A heart murmur is a blowing, whooshing, or rasping sound made by blood moving through the heart or the blood vessels near the heart. Murmurs can be heard through a stethoscope.
Children often have murmurs that are a normal part of development and do not require treatment. Heart murmurs can also occur during an illness, especially if there is a fever. These murmurs usually are not a problem and go away on their own.
However, sometimes a heart murmur is a sign of a serious problem, such as congenital heart disease or heart valve problems, that may need treatment. Your child may need more tests to check his or her heart. The treatment depends on the specific heart problem causing the murmur.
Follow-up care is a key part of your child's treatment and safety. Be sure to make and go to all appointments, and call your doctor or nurse call line if your child is having problems. It's also a good idea to know your child's test results and keep a list of the medicines your child takes.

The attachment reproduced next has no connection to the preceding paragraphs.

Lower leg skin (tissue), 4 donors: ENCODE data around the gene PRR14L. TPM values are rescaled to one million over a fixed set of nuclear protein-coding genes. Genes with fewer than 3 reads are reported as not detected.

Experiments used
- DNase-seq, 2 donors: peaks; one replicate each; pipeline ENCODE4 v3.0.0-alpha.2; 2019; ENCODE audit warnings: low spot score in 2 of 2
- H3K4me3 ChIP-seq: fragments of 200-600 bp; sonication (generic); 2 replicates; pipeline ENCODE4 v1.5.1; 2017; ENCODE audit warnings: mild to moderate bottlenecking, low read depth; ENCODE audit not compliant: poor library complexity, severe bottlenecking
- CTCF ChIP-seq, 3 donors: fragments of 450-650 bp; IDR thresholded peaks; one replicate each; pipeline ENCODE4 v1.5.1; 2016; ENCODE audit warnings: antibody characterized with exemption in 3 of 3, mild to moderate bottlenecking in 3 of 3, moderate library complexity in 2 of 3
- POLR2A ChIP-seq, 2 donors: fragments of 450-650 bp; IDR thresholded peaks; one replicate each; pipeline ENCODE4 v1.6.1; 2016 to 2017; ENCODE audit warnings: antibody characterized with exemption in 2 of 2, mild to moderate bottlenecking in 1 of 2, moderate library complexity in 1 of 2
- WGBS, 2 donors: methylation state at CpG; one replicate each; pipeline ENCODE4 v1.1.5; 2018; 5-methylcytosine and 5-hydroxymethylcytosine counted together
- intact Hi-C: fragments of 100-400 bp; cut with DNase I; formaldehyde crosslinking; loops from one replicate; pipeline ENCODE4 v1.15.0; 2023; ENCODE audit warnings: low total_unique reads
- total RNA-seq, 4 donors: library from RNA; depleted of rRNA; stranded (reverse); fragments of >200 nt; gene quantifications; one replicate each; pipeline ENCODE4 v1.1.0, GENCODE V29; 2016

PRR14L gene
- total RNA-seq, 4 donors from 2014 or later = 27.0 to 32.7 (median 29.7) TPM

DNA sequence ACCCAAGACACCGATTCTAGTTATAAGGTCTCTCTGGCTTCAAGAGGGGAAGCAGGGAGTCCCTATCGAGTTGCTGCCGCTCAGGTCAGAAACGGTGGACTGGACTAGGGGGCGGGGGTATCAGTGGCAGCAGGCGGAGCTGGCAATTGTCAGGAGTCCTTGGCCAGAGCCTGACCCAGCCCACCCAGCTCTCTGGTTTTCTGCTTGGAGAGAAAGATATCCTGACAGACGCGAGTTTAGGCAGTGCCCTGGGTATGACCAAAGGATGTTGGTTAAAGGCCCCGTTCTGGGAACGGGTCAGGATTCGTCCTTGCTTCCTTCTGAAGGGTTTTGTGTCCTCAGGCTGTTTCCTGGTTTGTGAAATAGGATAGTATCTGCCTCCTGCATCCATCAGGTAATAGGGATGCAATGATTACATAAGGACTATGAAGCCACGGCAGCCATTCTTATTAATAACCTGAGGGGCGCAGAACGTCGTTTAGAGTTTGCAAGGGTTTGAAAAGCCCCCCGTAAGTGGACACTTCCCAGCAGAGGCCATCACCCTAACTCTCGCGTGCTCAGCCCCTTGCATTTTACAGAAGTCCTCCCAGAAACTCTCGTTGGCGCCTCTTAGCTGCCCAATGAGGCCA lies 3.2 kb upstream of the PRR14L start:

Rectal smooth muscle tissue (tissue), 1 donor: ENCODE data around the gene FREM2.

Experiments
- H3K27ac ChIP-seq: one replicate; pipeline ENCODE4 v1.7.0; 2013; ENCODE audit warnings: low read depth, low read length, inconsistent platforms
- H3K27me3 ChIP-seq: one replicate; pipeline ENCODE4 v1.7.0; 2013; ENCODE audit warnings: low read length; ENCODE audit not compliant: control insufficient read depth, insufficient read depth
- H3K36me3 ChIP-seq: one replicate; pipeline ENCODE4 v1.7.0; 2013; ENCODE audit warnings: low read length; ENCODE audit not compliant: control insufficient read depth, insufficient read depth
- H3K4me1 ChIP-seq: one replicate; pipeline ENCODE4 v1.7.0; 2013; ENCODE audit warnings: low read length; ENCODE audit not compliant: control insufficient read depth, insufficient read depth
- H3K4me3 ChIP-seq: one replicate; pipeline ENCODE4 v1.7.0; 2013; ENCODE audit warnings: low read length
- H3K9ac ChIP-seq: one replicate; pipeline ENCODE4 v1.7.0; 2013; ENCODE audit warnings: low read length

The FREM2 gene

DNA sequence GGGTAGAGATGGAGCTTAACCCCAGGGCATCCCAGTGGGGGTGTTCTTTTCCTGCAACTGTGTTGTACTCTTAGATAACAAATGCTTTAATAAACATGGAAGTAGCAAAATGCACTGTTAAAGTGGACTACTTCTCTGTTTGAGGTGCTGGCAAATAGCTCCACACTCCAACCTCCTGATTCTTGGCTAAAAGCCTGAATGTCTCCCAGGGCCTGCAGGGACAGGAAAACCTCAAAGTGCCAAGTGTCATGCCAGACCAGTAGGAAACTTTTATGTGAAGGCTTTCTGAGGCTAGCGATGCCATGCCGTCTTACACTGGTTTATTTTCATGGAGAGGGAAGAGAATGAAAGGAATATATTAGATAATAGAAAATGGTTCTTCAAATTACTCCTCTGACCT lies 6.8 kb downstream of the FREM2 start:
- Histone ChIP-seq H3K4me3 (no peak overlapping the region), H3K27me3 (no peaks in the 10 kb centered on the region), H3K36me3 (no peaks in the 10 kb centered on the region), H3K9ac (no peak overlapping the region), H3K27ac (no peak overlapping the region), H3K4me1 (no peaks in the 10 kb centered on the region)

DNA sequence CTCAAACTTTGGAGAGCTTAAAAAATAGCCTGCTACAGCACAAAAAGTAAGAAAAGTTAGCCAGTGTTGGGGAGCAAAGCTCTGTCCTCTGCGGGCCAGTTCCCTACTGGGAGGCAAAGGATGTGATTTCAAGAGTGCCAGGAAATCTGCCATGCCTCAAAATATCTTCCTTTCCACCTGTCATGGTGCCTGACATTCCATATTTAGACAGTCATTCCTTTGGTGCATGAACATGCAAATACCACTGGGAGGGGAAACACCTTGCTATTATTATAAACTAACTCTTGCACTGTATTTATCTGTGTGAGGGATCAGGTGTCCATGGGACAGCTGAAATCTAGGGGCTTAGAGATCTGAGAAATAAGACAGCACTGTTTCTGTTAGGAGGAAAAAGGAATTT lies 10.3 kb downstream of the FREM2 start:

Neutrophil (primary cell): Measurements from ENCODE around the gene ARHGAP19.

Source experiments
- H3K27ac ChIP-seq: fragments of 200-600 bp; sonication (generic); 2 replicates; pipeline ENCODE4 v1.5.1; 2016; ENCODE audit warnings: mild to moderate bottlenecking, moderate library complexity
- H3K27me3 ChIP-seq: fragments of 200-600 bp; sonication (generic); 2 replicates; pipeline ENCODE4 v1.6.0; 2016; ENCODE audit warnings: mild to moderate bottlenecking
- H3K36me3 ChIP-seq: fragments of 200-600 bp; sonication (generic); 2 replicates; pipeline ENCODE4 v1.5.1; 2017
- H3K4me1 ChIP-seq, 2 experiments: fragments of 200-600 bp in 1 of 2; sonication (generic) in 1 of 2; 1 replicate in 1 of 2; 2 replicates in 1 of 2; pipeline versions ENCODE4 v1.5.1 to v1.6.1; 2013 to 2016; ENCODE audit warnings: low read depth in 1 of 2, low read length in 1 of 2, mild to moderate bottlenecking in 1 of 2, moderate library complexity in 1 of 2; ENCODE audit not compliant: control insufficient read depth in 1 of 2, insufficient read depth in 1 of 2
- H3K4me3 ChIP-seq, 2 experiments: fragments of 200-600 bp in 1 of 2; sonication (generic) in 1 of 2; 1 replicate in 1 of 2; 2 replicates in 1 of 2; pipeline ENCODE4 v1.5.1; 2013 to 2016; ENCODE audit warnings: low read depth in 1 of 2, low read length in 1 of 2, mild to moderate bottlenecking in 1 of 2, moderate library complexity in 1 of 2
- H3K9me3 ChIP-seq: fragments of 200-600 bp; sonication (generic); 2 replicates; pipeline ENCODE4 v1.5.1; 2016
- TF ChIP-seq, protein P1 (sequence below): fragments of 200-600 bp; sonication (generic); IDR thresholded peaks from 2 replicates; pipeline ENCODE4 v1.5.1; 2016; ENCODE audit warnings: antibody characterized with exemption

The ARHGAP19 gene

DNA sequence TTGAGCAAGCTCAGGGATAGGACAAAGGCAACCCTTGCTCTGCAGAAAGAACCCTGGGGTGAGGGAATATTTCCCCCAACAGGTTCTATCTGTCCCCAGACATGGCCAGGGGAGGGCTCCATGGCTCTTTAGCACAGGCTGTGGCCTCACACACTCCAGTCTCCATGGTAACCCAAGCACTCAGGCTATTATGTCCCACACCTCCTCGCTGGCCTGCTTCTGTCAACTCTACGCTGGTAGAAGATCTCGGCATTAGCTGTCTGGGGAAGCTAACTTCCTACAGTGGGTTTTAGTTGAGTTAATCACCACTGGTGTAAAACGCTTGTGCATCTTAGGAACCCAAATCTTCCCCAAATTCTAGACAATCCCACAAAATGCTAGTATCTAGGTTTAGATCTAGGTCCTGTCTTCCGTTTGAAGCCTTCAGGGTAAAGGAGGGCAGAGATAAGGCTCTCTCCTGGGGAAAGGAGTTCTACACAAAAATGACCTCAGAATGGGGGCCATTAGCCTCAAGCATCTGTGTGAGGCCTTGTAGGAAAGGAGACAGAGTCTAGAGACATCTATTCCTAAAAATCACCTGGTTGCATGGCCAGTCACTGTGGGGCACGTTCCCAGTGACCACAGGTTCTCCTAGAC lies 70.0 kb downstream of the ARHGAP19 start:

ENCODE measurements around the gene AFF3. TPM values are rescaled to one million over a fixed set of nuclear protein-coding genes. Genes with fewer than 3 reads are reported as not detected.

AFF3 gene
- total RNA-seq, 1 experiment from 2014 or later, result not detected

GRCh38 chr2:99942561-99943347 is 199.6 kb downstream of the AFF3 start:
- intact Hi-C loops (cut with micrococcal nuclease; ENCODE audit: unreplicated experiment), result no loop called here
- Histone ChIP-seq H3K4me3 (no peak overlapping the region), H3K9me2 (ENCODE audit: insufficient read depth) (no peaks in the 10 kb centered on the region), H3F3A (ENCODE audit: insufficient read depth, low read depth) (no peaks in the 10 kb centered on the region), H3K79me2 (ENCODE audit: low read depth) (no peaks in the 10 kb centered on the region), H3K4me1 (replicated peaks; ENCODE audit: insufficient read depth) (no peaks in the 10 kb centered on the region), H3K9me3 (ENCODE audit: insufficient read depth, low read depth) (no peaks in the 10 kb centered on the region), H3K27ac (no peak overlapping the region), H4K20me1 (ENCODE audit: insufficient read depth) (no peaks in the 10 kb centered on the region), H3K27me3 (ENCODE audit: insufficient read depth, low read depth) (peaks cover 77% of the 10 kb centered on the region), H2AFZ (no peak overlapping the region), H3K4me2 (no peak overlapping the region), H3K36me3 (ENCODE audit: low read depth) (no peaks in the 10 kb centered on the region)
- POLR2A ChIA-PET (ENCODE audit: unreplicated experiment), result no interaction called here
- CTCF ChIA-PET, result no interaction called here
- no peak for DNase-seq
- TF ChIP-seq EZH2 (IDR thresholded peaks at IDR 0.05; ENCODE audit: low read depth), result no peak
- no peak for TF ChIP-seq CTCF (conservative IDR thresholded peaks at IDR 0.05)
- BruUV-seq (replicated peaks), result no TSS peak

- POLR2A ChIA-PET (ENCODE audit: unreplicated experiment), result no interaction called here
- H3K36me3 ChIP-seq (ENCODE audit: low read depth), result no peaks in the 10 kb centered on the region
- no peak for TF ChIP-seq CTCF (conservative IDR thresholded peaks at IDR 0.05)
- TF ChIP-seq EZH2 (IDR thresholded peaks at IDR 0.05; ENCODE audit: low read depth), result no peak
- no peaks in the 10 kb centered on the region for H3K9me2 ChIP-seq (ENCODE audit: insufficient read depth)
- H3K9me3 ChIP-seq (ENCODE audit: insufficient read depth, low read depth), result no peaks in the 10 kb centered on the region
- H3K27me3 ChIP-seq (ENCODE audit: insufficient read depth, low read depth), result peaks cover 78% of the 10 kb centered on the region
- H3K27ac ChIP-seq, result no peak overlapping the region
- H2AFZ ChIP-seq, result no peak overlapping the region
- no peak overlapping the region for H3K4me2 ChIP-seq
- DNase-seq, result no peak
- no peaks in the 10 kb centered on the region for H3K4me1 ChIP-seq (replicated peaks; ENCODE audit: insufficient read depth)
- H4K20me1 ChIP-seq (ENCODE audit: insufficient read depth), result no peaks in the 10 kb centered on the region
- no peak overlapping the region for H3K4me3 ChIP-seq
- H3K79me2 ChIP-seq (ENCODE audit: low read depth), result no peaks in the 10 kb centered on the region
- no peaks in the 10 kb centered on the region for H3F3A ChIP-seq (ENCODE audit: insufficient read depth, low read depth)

Call 911 anytime you think your child may need emergency care. For example, call if:
Call your doctor or nurse call line now or seek immediate medical care if:
Watch closely for changes in your child's health, and be sure to contact your doctor or nurse call line if:
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Current as of:
January 27, 2016
Adam Husney, MD - Family Medicine
& E. Gregory Thompson, MD - Internal Medicine
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